The weight room in my building is all men. For the first six months I took the free weights into the hallway. All these men are grunting and I'm lifting these four-pound weights. But I got over that. I loved it. I saw the change in my body right away.

Standing frames

Two health risks of wheelchair users are softer leg bones and poorer circulation. When legs do not have to carry the weight of the upper body, they begin to lose calcium and become soft. Bones then break more easily on heavy impact.

The act of walking is a pumping action that moves blood through the body. Legs that are inactive have less efficient circulation since their muscles are not helping the process. Always sitting also limits circulation to the legs because of the angles that veins and arteries must pass at the hips and knees. Standing lets gravity help circulation, as blood passes straight down the body without having to turn corners. Circulation is also a matter of hydraulics--the assistance of gravity to bring blood down to your legs also helps it flow upward in the closed pressure system of the body.

The risks of softer leg bones and poorer circulation can be addressed with standing frames, which comprise a growing segment of the medical supply industry. There are three types of standing frames:

  • Fixed. The frame remains in one place, and does not have a seated position.
  • Movable. The frame includes wheels within reach, linked by a chain or belt to smaller wheels at the bottom so you can move within a room. Some frames are motorized and move by means of a joystick control like a power wheelchair.
  • Integrated. Another kind of product is a wheelchair with the capacity to transform into a standing frame. Such a frame is intended for people at work, such as a mechanic who would need to stand beneath an elevated car, or for situations where an extended reach is needed, such as at a supermarket. There are both manual and power models.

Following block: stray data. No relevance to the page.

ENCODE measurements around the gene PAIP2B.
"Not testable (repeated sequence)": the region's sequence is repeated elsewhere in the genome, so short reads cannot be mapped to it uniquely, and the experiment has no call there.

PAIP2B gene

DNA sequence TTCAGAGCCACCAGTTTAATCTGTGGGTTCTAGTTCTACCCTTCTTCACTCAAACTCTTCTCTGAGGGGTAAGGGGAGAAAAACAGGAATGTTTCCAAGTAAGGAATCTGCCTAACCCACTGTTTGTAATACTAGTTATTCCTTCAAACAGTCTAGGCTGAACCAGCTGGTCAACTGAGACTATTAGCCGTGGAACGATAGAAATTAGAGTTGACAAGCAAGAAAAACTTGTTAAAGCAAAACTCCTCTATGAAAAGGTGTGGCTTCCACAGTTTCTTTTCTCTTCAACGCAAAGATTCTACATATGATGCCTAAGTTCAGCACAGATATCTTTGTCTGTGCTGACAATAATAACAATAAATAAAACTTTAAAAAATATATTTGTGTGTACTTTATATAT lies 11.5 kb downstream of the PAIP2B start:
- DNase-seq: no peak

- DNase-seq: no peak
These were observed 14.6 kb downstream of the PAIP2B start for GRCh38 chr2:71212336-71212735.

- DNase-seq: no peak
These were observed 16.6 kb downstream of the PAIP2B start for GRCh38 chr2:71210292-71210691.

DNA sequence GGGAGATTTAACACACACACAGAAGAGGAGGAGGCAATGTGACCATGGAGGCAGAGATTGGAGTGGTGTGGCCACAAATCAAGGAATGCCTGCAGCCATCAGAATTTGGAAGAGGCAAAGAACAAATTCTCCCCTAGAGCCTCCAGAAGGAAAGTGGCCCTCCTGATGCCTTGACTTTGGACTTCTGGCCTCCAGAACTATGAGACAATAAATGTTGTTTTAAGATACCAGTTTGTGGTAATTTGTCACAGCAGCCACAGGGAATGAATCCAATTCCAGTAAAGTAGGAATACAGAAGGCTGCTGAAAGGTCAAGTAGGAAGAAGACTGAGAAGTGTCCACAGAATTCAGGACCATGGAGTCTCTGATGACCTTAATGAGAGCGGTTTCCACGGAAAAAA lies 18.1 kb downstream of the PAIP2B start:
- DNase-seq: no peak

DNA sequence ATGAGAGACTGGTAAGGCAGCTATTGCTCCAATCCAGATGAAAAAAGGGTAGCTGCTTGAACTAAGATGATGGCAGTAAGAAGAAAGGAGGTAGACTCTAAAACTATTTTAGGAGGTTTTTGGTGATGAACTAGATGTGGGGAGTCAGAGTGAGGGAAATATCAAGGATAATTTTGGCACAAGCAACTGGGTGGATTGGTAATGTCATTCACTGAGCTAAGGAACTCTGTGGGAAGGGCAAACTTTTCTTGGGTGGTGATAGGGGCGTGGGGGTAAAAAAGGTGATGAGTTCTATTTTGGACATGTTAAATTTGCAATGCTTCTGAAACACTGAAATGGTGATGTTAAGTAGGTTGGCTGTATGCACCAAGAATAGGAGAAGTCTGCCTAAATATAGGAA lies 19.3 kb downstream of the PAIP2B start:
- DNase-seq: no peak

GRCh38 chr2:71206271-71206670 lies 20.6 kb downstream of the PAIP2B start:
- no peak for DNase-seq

Other benefits of standing frames pointed to by manufacturers are reduction of spasms and muscle shortening, less chance of pressure sores, and improved urinary and bowel function since the colon and intestines are constrained in the sitting position (although some physicians do not subscribe to this view). If you have shortened muscles from sitting for many years, a standing frame can be a means of getting your body straightened out again. A product which is able to be set at intermediate angles can allow you to therapeutically stretch in the frame and gradually lengthen your muscles out to a normal posture.

Getting into the standing position is achieved in various ways with different products. Some products have a well-engineered leverage system that allows you to manually lift your own body weight into the standing position with minimal effort. Some products are motorized. Still others may require you to have assistance, particularly if you have insufficient arm strength.

Standing frames support you with a surface behind you which generally contacts the buttocks and might extend as far as down to behind the knees or as far up as the lower back. While it is true that there is still some pressure on the buttocks, it is much less than if you were sitting directly on them. The knees are braced in front, and another support is generally located at the abdomen. All supports are padded for the prevention of pressure sores. Since there will be continual contact while standing, you would need to limit the time spent in any one standing session. Some frames include adjustable footplates. Frames are available with various options, such as a desk platform for writing or reading, storage compartments, and drink holders. Some come in a range of colors.

People with very brittle bones, cardiac disorders, or significant shortening of hip and knee flexor muscles might need to avoid standing frames, but might be able to work their way toward using them with stretching and therapy. You may require a prescription to purchase one.